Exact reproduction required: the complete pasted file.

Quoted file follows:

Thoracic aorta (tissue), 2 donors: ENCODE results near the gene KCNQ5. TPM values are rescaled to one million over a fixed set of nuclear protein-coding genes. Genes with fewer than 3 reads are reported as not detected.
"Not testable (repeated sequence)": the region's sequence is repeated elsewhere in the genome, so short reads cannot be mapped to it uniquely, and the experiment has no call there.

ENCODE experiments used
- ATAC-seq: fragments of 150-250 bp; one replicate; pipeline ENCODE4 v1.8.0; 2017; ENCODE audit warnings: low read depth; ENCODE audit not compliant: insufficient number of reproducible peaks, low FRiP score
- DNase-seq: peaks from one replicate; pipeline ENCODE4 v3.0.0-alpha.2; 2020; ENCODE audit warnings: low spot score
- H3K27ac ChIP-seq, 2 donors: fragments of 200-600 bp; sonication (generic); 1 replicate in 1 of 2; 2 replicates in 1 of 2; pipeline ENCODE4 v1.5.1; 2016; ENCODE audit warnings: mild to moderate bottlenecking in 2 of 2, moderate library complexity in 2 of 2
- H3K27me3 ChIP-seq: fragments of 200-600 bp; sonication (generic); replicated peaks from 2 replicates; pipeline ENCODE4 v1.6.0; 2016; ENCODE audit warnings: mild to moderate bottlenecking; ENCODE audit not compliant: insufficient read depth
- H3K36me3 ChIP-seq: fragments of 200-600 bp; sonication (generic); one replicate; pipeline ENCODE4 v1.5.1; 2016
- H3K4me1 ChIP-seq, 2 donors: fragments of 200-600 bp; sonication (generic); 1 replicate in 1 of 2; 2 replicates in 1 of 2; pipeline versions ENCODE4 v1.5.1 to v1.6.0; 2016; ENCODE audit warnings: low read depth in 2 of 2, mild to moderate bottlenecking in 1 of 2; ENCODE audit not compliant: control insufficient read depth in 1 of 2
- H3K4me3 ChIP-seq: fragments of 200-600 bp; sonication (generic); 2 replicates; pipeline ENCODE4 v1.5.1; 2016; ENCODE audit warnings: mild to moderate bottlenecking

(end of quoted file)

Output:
Thoracic aorta (tissue), 2 donors: ENCODE results near the gene KCNQ5. TPM values are rescaled to one million over a fixed set of nuclear protein-coding genes. Genes with fewer than 3 reads are reported as not detected.
"Not testable (repeated sequence)": the region's sequence is repeated elsewhere in the genome, so short reads cannot be mapped to it uniquely, and the experiment has no call there.

ENCODE experiments used
- ATAC-seq: fragments of 150-250 bp; one replicate; pipeline ENCODE4 v1.8.0; 2017; ENCODE audit warnings: low read depth; ENCODE audit not compliant: insufficient number of reproducible peaks, low FRiP score
- DNase-seq: peaks from one replicate; pipeline ENCODE4 v3.0.0-alpha.2; 2020; ENCODE audit warnings: low spot score
- H3K27ac ChIP-seq, 2 donors: fragments of 200-600 bp; sonication (generic); 1 replicate in 1 of 2; 2 replicates in 1 of 2; pipeline ENCODE4 v1.5.1; 2016; ENCODE audit warnings: mild to moderate bottlenecking in 2 of 2, moderate library complexity in 2 of 2
- H3K27me3 ChIP-seq: fragments of 200-600 bp; sonication (generic); replicated peaks from 2 replicates; pipeline ENCODE4 v1.6.0; 2016; ENCODE audit warnings: mild to moderate bottlenecking; ENCODE audit not compliant: insufficient read depth
- H3K36me3 ChIP-seq: fragments of 200-600 bp; sonication (generic); one replicate; pipeline ENCODE4 v1.5.1; 2016
- H3K4me1 ChIP-seq, 2 donors: fragments of 200-600 bp; sonication (generic); 1 replicate in 1 of 2; 2 replicates in 1 of 2; pipeline versions ENCODE4 v1.5.1 to v1.6.0; 2016; ENCODE audit warnings: low read depth in 2 of 2, mild to moderate bottlenecking in 1 of 2; ENCODE audit not compliant: control insufficient read depth in 1 of 2
- H3K4me3 ChIP-seq: fragments of 200-600 bp; sonication (generic); 2 replicates; pipeline ENCODE4 v1.5.1; 2016; ENCODE audit warnings: mild to moderate bottlenecking